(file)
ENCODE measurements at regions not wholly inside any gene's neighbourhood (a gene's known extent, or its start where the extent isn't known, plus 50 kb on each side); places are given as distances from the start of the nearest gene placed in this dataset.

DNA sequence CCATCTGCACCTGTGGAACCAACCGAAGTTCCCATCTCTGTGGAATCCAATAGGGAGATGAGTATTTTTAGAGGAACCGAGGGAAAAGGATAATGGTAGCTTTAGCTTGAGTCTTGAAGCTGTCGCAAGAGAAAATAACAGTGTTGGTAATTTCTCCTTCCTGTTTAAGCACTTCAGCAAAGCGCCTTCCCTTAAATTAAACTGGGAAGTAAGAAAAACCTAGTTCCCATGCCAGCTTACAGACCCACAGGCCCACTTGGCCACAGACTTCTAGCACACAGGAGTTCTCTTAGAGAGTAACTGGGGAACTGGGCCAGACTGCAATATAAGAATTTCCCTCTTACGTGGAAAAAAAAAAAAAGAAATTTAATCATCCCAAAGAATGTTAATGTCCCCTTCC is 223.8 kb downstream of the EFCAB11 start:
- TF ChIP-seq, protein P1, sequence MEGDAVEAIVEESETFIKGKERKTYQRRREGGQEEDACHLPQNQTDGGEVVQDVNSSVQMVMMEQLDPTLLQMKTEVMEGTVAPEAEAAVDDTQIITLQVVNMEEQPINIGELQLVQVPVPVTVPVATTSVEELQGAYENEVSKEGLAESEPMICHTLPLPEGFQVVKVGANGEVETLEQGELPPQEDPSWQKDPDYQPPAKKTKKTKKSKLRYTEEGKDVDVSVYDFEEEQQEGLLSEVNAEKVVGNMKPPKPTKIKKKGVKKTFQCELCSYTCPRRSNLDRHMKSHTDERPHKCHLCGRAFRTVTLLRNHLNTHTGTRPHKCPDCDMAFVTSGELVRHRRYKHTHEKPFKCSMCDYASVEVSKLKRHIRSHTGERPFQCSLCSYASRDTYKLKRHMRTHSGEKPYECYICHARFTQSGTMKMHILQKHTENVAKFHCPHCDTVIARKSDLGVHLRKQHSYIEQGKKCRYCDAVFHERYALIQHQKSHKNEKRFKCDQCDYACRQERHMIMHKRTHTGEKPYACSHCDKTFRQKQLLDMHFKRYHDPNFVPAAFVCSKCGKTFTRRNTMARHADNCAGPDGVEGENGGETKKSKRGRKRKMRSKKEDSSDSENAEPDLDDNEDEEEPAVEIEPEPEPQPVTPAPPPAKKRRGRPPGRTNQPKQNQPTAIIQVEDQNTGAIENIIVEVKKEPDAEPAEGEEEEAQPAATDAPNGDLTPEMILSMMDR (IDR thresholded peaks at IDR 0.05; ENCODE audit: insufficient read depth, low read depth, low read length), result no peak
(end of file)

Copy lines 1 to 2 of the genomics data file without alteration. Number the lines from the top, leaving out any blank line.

ENCODE measurements at regions not wholly inside any gene's neighbourhood (a gene's known extent, or its start where the extent isn't known, plus 50 kb on each side); places are given as distances from the start of the nearest gene placed in this dataset.

DNA sequence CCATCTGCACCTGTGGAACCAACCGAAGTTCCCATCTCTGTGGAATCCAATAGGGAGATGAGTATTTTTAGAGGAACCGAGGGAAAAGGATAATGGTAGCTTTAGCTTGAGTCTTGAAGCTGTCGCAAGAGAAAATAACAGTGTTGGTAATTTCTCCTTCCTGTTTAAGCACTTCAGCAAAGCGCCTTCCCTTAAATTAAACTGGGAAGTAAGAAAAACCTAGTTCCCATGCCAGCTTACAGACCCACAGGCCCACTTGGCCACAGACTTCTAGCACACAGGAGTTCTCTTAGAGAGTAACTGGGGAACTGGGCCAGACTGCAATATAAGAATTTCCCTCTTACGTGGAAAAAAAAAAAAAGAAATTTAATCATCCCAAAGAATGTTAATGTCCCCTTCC is 223.8 kb downstream of the EFCAB11 start: